– steve says: The Similans don’t top my dive list, but they were better than I had expected. No big fish, but we did get seahorses, ghost pipefish and a stonefish!
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After so many temples in so many Southeast Asian countries, it’s hard to get excited about seeing ANOTHER temple and yet we found ourselves on a slow boat from Mandalay down the Irawaddy to visit the temple-strewn plains of Bagan.
The temples started sprouting up here like weeds a thousand years ago. There are now around 2000 temples remaining – with a few brand new ones to offset the thousands that have been destroyed over the years. That sounds pretty incredible, and it sort of is. It is hard to find a spot where there is not a temple of some sort in site. Some of the temples can be climbed and offer unreal panoramas of a galaxy of stupas rising above the trees.
The temples are fairly spread out over 16 or so square miles of farmland, so we rented bicycles for a few days to explore. That turned out to be a bit of work on some of the sandy paths, but at least there weren’t any real hills. I woke up at 5:30am one day to capture the temples rising through the misty jungle sunrise. Instead, I got a 5 mile bikeride in the darkness and rain and a few gloomy photos. Yay!Like the rest of Myanmar, Bagan was largely devoid of tourists. On our biking adventures, we came across hundreds of temples, but only a handful of foreigners. Only sunset at one of the big temples near a posh hotel drew them from their air conditioned lives. OK…we had A/C, too. But we managed to go outside and see stuff during the day.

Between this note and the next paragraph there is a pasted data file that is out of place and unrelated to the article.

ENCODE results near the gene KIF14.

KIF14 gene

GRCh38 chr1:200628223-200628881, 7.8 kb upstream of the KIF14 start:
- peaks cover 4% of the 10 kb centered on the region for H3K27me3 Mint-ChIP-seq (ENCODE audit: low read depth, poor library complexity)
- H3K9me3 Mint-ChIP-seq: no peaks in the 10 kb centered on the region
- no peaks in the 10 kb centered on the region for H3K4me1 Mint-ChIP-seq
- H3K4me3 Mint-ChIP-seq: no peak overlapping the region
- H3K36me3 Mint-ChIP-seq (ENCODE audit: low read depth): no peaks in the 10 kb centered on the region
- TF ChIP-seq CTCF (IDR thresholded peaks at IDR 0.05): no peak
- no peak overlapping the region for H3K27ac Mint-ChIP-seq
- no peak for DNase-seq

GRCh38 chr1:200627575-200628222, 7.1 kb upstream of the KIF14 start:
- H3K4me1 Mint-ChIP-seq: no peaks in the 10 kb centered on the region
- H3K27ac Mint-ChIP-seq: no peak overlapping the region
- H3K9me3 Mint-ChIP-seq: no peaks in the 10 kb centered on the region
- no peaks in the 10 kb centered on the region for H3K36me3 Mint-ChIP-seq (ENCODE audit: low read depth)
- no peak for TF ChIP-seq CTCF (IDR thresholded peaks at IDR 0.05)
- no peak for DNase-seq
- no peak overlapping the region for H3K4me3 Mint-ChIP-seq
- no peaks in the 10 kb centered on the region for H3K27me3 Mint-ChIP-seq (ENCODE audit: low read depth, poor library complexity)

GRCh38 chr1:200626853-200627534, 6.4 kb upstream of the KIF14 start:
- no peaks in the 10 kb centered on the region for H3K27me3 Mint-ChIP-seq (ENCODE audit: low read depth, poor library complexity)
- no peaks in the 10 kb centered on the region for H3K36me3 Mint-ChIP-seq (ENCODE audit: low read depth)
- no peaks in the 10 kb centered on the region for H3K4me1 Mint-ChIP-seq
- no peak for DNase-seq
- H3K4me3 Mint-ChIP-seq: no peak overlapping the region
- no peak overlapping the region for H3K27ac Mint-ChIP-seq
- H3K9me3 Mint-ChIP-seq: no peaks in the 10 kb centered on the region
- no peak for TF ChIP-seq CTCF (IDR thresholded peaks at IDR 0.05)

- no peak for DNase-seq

We also found the moral equivalent of the Thai “No Whammies” Prayer Machine. Here, you throw money at target wishes a spinning wedding cake. I’m shooting for “May you win in lottery”.
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Next stop: Inle Lake, probably the #2 tourist destination in Myanmar. Inle is surrounded by villages that start on the lake itself and gradually move up and onto dry land. There are even water bungalow resorts on the lake. I can’t think of any reason you’d come here and isolate yourself from Myanmar by staying in a beachless resort, but people do. We stayed in Nyuangshwe, a short canoe ride up a canal from the lake itself where we were surrounded by a great local scene and a few businesses close to our hearts.
neighbor had an authentic homemade wood fired pizza oven that he knew how to use and just an appetite-whetting walk away was Pancake Kingdom serving up chocolate covered strawberry and banana love for breakfast, lunch or dinner. For us, it seemed like we stayed in a very local town, but Nyuangshwe is normally well touristed. More than once we found ourselves sitting alone in a cafe hearing from the owner that there were now only 10-20% the number of tourists as the same time last year.
Back on the lake, we wandered through a handful of villages on foot and also by boat through the many canals. As many fishermen as we saw on the lake we couldn’t figure out what they are really doing because we never saw a single fish in a net or boat. There was very little fish in town, either. No wond
er one person we met said the fishermen were the poorest people in the area. The lake edge does house large “floating gardens”, though. Tomatoes and sugar cane are grown in great enough quantity to export from the area. We got really lucky and passed a shack where the sugar cane is pressed and boiled down into bars of pure goodness for easy transport to the sugar refineries. Oh, it’s so yummy. They should just wrap it up with the label “instant cavity” and ship to America.
Aside from the general beauty, friendly people and interesting villages, the
highlight of the lake is the temple complex at Indein. After braving a half mile of
souvenir stall-laden covered walkway up to the temple, we continued on to a hill
behind that overlooks the temple and lake. What a view.
My vote for best religious sellout in Southeast Asia also sits on the lake: Jumping Cat Monastery. It has a real name, too, but that hasn’t been relevant since the monks first taught cats to jump through hoops for their kibble.